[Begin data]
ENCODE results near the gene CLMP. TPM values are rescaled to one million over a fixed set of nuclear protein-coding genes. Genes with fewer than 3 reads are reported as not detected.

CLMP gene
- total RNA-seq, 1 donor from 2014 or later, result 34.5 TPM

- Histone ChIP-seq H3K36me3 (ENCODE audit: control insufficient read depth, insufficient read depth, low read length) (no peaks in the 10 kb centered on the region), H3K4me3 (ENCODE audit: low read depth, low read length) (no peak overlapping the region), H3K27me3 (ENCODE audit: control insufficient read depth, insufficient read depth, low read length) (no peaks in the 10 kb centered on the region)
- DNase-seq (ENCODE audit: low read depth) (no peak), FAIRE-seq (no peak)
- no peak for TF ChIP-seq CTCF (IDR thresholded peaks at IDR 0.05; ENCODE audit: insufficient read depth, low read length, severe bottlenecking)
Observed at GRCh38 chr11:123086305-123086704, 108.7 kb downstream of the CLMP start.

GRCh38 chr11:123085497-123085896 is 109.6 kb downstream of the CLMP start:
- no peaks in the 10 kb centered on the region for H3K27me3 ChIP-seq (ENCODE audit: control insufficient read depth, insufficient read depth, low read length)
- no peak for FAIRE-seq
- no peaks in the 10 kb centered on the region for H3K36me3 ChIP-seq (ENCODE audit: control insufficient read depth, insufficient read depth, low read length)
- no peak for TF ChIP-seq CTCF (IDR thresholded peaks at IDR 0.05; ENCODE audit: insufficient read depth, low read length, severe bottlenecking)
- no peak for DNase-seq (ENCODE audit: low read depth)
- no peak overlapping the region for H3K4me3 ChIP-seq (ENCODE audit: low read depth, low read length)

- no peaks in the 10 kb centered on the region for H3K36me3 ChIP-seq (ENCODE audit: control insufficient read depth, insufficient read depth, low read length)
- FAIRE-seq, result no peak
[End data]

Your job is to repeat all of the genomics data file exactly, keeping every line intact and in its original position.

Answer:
ENCODE results near the gene CLMP. TPM values are rescaled to one million over a fixed set of nuclear protein-coding genes. Genes with fewer than 3 reads are reported as not detected.

CLMP gene
- total RNA-seq, 1 donor from 2014 or later, result 34.5 TPM

- Histone ChIP-seq H3K36me3 (ENCODE audit: control insufficient read depth, insufficient read depth, low read length) (no peaks in the 10 kb centered on the region), H3K4me3 (ENCODE audit: low read depth, low read length) (no peak overlapping the region), H3K27me3 (ENCODE audit: control insufficient read depth, insufficient read depth, low read length) (no peaks in the 10 kb centered on the region)
- DNase-seq (ENCODE audit: low read depth) (no peak), FAIRE-seq (no peak)
- no peak for TF ChIP-seq CTCF (IDR thresholded peaks at IDR 0.05; ENCODE audit: insufficient read depth, low read length, severe bottlenecking)
Observed at GRCh38 chr11:123086305-123086704, 108.7 kb downstream of the CLMP start.

GRCh38 chr11:123085497-123085896 is 109.6 kb downstream of the CLMP start:
- no peaks in the 10 kb centered on the region for H3K27me3 ChIP-seq (ENCODE audit: control insufficient read depth, insufficient read depth, low read length)
- no peak for FAIRE-seq
- no peaks in the 10 kb centered on the region for H3K36me3 ChIP-seq (ENCODE audit: control insufficient read depth, insufficient read depth, low read length)
- no peak for TF ChIP-seq CTCF (IDR thresholded peaks at IDR 0.05; ENCODE audit: insufficient read depth, low read length, severe bottlenecking)
- no peak for DNase-seq (ENCODE audit: low read depth)
- no peak overlapping the region for H3K4me3 ChIP-seq (ENCODE audit: low read depth, low read length)

- no peaks in the 10 kb centered on the region for H3K36me3 ChIP-seq (ENCODE audit: control insufficient read depth, insufficient read depth, low read length)
- FAIRE-seq, result no peak